System Hard Drive: Western Digital Caviar Black 1Tb 7200 rpm. Corsair Force 3 60Gb (cache mode and as system drive for comparison) 2Tb Seagate Green 5900rpm (storage drive)
Optical Drive: LG BH10 Blu ray writer
Operating System: Windows 7 Home Premium 64 bit
So ..Let's get started with Intel Smart Response.
Like many, I have discovered the speed of the SSD drive. The performance boost these can give can corrupt you forever against the use of a normal spindle drive. The down side of SSD drives is there very high price/capacity. Intel launched their smart response technology with the Z68 chipset and here it is again on the Z77. Here are a few benchmarks using just the Corsair Force 3 SSD alone as the system drive.
And the same benchmarks run with the SSD in cache mode and the OS installed on a 1Tb WD Caviar Black spindle drive.
As you can see there is a difference in performance, but the system retains the overall snappy feel of an SSD while not limiting your storage potential. And teh cache drive can be added or removed at any time.
Intel Quick Sync.
For this I downloaded the trial version of Badaboom 2.0, a video encoding software that can use Quick Sync or the CPU. I compared encoding speeds using a DVD folder on my secondary storage drive ( Seagate 2Tb Green 5900rpm) encoding and saving to the main drive. I used both Quick Sync and CPU for comparison, with default settings for encoding to Apple TV medium quality. CPU was at default Bios Settings.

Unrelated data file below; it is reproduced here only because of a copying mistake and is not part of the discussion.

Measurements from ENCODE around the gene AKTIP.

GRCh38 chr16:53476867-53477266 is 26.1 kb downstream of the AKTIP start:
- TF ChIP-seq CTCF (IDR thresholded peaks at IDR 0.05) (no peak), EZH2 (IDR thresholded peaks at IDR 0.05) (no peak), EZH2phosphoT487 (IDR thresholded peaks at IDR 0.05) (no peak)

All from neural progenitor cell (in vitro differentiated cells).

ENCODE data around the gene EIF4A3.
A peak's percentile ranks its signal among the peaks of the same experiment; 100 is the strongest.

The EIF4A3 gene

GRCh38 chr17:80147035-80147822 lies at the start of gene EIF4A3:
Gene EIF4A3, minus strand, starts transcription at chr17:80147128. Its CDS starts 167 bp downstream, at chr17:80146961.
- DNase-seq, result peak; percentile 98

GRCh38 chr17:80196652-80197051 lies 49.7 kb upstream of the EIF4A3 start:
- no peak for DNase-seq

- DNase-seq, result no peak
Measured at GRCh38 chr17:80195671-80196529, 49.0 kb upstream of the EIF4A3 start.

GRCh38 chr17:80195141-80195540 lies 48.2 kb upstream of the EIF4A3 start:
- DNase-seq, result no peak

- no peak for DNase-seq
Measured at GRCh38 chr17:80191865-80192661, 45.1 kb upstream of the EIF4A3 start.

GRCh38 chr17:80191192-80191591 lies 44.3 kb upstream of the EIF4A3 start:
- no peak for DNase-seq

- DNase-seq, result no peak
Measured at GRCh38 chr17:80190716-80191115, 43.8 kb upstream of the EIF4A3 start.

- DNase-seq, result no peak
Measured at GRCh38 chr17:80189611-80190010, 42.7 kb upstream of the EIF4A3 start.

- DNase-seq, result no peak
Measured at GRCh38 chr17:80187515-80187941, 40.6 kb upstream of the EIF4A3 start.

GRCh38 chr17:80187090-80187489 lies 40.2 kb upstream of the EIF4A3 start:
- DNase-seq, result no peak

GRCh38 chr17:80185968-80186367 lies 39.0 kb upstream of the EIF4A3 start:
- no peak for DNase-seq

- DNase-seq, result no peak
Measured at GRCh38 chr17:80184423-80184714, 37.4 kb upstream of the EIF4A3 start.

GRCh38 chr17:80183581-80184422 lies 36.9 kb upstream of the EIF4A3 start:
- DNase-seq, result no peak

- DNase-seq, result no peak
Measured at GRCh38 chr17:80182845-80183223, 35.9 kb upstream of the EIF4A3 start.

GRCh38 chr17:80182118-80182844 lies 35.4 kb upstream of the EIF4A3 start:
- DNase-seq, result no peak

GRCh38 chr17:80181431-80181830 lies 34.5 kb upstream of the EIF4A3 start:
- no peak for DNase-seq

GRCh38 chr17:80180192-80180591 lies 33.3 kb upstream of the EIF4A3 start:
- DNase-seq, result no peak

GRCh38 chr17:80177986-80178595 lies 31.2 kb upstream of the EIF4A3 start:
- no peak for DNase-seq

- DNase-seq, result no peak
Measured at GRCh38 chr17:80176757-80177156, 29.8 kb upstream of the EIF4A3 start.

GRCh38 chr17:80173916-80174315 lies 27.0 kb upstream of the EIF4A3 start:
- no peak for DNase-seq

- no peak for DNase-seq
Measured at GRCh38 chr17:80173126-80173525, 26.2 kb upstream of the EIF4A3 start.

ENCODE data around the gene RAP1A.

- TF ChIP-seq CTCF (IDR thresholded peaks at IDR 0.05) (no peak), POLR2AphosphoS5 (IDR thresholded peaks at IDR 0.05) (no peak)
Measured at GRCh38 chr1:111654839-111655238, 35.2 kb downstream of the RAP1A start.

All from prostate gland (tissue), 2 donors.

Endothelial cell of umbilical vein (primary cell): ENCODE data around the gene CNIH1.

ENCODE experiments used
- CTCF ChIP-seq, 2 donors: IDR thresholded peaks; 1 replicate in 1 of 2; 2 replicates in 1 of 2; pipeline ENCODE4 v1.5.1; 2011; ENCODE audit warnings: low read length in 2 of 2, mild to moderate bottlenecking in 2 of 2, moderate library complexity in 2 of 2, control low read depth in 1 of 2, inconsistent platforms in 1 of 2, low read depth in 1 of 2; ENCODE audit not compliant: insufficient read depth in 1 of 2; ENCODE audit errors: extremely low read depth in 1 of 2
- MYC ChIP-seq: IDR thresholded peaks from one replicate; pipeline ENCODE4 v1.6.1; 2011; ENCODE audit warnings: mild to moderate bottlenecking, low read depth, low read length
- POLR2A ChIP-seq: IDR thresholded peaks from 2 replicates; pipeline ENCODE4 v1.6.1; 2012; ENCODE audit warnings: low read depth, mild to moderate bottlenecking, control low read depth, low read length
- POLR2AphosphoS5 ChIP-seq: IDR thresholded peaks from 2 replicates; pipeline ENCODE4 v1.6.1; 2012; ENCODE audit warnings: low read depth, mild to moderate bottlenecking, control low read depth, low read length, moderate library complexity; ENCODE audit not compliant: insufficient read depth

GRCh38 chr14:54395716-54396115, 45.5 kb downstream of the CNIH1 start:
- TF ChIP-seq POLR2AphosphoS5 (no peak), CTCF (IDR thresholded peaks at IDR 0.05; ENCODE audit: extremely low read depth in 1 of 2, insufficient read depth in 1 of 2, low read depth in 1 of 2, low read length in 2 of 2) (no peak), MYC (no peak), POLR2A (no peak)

WOW. Quick Sync can encode video at nearly 15X real speed while only utilizing about 30% CPU cycles.
Lets see how the CPU does all alone:
While its still reasonably fast, it is only about 30% as fast as using Quick Sync, while using more than double the CPU cycles.
Lucid Virtu MVP
There has been a lot of talk in the benching community about Lucid Virtu MVP as in some cases it appears to boost some benchmark performance by as much as 40%. This means that anyone using this technology has a distinct advantage over those who do not.
The community as a relative whole is not allowing the use of this for the time being for this very reason.
Here you can see identical benchmark runs of 3DMark11 (the CPU is overclocked to 4.8 for this test). Looks like a 40% gain in the numbers doesn't it? Very impressive!
Or is it?
BF3 benchmarks using FRAPS to capture 5 minutes of game play during the campaign mode show as little as 1FPS average gain using the same settings.
With Virtu MVP Hyperformance and Virtual Vsync enabled.
Minimum FPS: 46
Max FPS: 94
Average FPS: 61.1